Hope this helped, later
  6. *ToNeS*


    Jan 12, 2001
    Sydney AU

    while it's incredibly easy to appreciate and marvel at the talents of the players you've mentioned, it's also worth remembering that comparing yourself to them is absolutely ludicrous.
    for one, the number of years that they've been playing compared to your 3 is probably somewhere over quadruple that - time counts for a lot when learning an instrument, if only for the physical aspect of it in some cases. Flea didn't just wake up and start playing those dinky little 16th note runs all of a sudden; he worked on it, day and night, for years. same goes for Claypool and Hamm. in the grand scale of bass players, 3 years of playing still qualifies you as a 'beginner', whilst they are 'professionals'. you don't see a janitor getting all narky because he's not the president :D

    bear in mind that a lot of what they do comes from their respective backgrounds and causes for inspiration - Les's style is unique because of where he comes from, how his brain works, and what he's experienced. with this in mind i can honestly tell you that you will never play like him. sure, you can cop a style down to a fine art if you try hard enough, but the result is that you have still not yet found your 'voice' on your muse. IMO, this is one of the most integral parts of learning to play an instrument. likewise, none of my students will ever play like me even though i teach them what i know and how to do it - none of them have taken it upon themselves to camp out in Melbourne's CBD and listen to nothing but Spanish flamenco guitarists for a solid amount of time, right? :) it's just my own pitiful example, but it's musical experiences like that that will become catalysts for your musical developement.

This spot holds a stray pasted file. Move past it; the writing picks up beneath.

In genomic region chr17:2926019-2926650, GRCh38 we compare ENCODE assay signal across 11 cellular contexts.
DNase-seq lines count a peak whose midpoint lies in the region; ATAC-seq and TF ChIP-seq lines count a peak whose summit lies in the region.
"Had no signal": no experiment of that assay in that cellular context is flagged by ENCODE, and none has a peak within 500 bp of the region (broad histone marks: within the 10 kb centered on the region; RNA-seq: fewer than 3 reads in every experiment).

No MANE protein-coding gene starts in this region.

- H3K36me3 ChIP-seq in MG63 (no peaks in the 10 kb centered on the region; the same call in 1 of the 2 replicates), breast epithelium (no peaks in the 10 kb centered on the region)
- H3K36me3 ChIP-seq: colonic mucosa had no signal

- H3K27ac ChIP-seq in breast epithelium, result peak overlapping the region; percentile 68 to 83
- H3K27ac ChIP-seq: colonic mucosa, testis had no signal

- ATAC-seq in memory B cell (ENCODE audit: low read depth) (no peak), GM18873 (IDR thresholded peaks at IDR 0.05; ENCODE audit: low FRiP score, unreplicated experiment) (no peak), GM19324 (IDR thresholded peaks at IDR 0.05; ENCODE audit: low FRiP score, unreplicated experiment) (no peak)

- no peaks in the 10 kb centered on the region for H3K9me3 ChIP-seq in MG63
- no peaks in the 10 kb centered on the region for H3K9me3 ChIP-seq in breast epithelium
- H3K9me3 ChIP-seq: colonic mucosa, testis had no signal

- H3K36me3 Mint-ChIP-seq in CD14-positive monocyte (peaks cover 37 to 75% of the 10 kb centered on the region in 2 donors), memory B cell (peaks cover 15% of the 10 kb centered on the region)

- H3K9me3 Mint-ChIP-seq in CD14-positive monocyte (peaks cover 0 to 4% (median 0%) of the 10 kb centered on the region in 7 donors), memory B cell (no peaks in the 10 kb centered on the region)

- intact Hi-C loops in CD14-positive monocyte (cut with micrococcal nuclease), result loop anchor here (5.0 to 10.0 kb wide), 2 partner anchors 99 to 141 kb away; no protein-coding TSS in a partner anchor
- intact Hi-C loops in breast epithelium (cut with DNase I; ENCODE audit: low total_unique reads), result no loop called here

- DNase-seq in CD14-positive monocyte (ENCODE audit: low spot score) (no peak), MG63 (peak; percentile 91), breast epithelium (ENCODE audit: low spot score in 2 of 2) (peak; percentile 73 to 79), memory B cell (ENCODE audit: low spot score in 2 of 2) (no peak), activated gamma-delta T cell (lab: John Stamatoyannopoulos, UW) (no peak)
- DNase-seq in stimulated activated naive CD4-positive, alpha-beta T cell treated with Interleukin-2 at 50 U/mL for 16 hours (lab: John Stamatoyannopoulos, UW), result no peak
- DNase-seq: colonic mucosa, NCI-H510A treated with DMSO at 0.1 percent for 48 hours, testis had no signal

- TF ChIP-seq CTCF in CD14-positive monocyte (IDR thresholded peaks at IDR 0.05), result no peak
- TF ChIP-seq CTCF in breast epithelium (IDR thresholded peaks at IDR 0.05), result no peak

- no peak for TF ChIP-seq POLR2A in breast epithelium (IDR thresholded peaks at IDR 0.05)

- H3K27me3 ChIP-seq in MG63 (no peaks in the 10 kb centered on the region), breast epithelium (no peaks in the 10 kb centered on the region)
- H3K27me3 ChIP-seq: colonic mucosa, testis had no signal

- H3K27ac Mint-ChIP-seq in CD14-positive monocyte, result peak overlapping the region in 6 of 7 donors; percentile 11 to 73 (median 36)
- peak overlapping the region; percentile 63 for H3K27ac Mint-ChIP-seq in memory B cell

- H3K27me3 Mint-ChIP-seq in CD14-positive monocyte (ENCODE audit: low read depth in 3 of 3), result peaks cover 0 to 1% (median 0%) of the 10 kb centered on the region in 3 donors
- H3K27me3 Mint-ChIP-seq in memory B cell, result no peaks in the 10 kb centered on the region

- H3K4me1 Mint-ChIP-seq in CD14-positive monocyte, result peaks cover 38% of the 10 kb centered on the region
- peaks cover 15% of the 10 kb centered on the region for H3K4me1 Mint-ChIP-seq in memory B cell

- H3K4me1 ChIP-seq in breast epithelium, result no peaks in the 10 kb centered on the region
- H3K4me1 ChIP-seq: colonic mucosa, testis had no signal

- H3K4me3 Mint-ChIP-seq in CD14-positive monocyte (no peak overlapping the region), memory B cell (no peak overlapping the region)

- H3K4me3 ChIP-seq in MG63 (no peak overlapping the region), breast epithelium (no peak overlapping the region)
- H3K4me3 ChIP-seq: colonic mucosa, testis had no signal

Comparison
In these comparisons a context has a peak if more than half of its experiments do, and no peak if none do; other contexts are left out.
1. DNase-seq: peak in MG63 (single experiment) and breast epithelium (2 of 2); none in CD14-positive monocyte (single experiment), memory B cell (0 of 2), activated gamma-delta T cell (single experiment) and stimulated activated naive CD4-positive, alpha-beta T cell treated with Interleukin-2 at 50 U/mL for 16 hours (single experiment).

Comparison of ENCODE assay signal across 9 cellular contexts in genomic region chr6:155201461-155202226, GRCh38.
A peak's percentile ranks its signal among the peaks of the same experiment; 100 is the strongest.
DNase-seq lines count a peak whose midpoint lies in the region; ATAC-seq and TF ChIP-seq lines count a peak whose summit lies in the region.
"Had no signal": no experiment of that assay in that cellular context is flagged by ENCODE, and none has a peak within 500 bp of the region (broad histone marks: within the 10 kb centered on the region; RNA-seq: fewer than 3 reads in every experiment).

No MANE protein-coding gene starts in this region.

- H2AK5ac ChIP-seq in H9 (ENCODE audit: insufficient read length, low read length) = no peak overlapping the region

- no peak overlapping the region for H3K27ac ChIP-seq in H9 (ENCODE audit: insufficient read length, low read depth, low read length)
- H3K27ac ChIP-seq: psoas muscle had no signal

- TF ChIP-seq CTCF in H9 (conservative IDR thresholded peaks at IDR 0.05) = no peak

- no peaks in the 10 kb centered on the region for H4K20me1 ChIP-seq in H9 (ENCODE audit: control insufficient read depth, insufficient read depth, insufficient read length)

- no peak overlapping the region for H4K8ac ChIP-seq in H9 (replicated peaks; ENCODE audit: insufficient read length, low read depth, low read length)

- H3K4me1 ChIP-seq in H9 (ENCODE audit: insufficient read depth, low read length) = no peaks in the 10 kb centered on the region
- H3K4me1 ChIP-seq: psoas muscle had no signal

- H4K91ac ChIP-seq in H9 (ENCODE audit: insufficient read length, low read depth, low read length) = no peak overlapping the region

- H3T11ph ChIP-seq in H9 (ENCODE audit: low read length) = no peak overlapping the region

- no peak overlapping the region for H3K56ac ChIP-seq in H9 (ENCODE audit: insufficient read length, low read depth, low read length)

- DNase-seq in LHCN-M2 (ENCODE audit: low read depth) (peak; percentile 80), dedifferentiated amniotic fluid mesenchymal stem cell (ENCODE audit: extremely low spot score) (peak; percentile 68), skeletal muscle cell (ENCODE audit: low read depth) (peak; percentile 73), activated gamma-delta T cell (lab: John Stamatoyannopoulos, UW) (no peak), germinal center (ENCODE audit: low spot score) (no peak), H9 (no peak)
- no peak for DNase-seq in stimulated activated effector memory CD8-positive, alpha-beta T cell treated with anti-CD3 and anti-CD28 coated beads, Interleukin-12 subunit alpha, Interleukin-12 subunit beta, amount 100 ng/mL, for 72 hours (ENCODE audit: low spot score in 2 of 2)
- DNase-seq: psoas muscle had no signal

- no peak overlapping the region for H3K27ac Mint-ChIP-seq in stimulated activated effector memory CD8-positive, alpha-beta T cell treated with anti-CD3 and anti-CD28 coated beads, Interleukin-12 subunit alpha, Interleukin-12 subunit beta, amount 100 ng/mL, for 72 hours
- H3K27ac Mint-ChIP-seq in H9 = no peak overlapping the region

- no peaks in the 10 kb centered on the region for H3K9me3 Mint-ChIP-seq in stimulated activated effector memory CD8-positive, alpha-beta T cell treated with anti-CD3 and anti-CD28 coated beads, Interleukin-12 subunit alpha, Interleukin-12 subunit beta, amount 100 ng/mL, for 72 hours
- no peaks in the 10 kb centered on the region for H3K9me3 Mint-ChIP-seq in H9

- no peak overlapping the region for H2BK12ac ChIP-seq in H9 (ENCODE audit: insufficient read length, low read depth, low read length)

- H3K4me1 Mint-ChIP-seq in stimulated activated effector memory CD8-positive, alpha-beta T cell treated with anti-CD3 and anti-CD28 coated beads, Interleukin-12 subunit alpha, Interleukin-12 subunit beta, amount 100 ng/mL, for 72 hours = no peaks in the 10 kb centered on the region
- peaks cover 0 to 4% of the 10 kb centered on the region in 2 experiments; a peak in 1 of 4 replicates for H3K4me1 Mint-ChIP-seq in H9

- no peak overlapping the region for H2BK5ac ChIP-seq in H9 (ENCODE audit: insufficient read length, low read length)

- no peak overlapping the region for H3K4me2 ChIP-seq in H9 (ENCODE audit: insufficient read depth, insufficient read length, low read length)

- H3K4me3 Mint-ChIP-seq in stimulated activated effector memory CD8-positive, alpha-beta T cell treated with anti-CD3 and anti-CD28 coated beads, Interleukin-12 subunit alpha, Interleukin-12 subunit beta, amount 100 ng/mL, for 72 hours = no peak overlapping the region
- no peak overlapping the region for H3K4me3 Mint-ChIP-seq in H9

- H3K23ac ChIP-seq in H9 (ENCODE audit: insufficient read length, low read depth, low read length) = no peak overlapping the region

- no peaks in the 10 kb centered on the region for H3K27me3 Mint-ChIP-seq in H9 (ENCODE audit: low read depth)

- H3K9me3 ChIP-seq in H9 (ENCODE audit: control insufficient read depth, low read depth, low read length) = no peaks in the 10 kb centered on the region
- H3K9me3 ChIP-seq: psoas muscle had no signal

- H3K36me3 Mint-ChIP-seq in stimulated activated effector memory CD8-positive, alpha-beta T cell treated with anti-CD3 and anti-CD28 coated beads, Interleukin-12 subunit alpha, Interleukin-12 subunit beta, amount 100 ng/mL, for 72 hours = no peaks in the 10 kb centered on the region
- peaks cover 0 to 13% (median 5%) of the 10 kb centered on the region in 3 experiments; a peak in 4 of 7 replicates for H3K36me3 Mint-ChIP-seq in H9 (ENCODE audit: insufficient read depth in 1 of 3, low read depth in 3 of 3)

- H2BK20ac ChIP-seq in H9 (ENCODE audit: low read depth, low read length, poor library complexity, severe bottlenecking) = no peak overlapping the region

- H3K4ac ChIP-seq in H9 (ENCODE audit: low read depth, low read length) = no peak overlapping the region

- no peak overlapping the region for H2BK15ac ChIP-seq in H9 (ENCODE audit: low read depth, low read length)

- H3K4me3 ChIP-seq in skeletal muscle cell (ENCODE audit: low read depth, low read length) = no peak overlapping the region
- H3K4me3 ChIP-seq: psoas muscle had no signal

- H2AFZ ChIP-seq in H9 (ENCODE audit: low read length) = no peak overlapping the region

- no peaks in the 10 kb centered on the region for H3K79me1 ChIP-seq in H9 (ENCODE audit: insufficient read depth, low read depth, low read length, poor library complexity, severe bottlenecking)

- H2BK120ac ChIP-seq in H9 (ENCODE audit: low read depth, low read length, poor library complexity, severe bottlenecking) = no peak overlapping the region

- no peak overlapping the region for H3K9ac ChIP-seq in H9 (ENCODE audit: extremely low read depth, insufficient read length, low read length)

forget what your idols can do on the bass, for it's already been done. be inspired, and strive for originality and excellence.
  7. I can understand where you're coming from; I quit for a time myself. I was totally uninspired and very much stuck in a rut. My advice is don't give up; a break will come. Look at what and how you're practicing and playing; perhapss you need to approach it differently. Don't think what you can't do, instead focus on building your skills as aplayer and the rest will come in time. No, I'm not on a par with Stu Hamm or Les Claypool, but am a decent player in my own right.
  8. ive been playing for only 2 years. and am very familiar with your feelings. i tend to be a perfectionist in life so needless to say, being a baby bass player is hard for me. im used to being really good at the things i do. i just keep telling myself that if all i care about are results, then why even bother. bass playing is not an investment strategy. its my hobby. i love music, so do you, just enjoy the moment, the journey, all that good stuff. -peace
  9. babecker


    Mar 7, 2002
    Sykesville, MD
    There's a lot more to playing bass than technique -- you can use your short comings in ability to develop your own unique style. That's what playing an instrument is all about -- making music that represents you and sounds good to you. The vast majority of people who pick up the bass will never become a virtuoso -- you have to appreciate what you have accomplished yourself and judge your playing relative to your own progress. Stick with it and you'll come to appreciate your own style, however elementary it might seem. Don't give up, fella!
  10. I felt pretty worthless when a 14 year old kid whose been playing bass about as long as I have was waaaaayyyy better than me and most other bassists that haven been playing 5 times as long. It makes you feel like you are working your hardest and you still get beat...which is a horrible feeling.

    Then I said to myself "meh" and I continued working hard to improve my skills. Sure people are better than you, but as many people said in this thread your real goal is to be better than you were yesterday.